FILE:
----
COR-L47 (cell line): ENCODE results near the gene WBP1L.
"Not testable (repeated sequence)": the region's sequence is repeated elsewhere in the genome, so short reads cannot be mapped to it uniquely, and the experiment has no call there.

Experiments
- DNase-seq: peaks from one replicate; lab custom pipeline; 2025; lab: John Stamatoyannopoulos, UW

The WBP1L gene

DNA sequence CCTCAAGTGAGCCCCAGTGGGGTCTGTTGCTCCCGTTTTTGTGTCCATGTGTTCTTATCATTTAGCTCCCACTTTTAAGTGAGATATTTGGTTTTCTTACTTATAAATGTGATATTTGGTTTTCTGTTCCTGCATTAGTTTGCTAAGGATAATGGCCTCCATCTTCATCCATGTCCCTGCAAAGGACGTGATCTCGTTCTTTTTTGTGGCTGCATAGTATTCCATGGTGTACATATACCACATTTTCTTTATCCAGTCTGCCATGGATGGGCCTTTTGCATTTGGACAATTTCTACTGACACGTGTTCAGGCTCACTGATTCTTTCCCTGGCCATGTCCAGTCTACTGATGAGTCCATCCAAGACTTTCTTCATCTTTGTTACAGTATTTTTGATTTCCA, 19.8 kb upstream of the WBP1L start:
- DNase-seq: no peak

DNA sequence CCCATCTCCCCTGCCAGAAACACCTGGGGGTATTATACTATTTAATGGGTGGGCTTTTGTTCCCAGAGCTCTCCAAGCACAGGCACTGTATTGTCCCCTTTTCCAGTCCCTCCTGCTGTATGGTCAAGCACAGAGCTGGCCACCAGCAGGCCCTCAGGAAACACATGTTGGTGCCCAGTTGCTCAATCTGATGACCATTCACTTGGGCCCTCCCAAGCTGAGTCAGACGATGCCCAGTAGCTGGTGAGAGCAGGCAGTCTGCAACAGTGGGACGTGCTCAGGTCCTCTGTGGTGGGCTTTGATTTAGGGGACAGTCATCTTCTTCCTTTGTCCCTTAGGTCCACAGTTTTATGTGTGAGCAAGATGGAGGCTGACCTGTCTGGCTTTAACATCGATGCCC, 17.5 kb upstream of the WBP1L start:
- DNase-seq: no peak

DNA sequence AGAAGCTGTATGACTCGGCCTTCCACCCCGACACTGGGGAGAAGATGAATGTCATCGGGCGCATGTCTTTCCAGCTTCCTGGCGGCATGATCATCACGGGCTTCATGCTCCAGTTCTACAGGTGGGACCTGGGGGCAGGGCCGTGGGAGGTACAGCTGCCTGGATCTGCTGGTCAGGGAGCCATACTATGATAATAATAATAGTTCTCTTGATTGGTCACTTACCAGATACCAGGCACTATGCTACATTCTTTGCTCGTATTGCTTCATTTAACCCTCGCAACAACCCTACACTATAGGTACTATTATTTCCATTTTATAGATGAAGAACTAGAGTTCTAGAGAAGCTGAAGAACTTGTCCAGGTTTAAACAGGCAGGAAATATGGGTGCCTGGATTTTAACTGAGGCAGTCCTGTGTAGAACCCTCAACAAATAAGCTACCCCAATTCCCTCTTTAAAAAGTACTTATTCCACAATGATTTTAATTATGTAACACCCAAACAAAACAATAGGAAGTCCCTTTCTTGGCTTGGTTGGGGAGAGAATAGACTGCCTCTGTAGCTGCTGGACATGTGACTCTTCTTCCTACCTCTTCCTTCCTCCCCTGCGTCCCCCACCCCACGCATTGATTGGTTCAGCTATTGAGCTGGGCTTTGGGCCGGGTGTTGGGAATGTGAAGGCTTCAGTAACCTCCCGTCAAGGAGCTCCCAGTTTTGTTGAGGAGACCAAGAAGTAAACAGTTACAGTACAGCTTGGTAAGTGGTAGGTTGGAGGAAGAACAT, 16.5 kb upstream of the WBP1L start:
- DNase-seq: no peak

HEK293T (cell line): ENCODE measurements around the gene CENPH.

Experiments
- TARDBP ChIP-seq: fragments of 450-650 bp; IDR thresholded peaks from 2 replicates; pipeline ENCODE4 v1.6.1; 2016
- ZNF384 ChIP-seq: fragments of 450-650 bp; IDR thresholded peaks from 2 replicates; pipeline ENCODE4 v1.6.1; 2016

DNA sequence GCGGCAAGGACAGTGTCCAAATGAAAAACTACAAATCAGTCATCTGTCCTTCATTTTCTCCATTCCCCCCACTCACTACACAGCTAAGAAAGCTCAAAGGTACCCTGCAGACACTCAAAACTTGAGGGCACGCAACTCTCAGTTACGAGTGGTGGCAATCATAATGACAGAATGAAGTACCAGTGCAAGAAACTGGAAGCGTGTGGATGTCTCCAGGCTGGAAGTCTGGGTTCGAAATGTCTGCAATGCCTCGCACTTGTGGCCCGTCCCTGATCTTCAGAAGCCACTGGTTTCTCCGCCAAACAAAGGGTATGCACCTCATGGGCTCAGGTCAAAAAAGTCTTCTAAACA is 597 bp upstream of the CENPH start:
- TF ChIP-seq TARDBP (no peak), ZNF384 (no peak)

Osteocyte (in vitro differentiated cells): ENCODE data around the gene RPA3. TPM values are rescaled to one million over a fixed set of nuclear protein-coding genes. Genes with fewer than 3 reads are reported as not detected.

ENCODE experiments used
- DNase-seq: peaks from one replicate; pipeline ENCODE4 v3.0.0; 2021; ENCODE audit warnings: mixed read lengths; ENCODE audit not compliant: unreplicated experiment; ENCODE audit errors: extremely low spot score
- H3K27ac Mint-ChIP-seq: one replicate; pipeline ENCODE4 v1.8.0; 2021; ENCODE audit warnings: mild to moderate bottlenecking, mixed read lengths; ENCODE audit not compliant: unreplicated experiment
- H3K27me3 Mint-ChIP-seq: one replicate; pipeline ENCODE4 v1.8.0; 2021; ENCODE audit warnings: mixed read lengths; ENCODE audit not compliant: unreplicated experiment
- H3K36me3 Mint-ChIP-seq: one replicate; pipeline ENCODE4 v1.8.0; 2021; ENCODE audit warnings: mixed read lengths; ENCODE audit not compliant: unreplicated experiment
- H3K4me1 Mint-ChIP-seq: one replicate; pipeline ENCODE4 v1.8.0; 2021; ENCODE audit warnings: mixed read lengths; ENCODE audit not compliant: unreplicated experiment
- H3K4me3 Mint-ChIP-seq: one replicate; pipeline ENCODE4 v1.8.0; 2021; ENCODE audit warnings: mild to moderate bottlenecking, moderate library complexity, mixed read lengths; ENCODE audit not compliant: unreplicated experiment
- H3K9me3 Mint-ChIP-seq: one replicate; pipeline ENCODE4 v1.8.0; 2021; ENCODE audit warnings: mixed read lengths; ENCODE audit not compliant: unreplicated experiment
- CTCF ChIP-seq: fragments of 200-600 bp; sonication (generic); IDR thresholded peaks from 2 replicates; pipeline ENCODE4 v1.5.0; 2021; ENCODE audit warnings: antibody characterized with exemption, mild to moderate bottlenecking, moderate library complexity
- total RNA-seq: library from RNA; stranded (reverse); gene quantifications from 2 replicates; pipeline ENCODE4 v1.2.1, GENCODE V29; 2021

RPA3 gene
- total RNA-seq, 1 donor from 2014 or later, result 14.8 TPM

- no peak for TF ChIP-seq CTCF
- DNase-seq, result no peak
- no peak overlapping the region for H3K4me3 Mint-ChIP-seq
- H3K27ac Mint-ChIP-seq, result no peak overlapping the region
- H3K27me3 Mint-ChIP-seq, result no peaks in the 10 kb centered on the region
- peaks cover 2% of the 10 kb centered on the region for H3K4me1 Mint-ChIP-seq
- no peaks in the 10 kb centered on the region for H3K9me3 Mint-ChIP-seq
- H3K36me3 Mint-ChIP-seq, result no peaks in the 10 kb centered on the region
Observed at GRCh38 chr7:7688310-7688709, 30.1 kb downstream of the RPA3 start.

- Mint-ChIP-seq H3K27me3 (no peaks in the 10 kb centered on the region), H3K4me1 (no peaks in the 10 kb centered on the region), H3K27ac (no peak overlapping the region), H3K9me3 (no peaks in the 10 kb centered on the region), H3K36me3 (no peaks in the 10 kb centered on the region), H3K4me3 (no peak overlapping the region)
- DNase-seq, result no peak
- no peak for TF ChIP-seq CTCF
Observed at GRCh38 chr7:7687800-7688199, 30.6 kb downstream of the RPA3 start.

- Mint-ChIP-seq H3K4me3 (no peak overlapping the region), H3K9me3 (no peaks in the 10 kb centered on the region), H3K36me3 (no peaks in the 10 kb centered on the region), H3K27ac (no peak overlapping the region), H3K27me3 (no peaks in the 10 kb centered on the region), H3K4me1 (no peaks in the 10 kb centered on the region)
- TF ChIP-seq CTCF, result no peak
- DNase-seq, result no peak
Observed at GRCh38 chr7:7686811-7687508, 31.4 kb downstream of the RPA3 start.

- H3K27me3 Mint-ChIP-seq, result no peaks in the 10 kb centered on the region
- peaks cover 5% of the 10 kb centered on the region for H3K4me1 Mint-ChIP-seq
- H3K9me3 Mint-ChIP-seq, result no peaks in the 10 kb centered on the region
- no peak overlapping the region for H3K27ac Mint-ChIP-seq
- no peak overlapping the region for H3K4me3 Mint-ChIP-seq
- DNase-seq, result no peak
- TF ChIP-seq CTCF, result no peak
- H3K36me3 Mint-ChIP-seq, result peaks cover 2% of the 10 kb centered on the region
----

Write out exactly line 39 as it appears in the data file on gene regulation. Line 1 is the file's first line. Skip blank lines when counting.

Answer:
Observed at GRCh38 chr7:7688310-7688709, 30.1 kb downstream of the RPA3 start.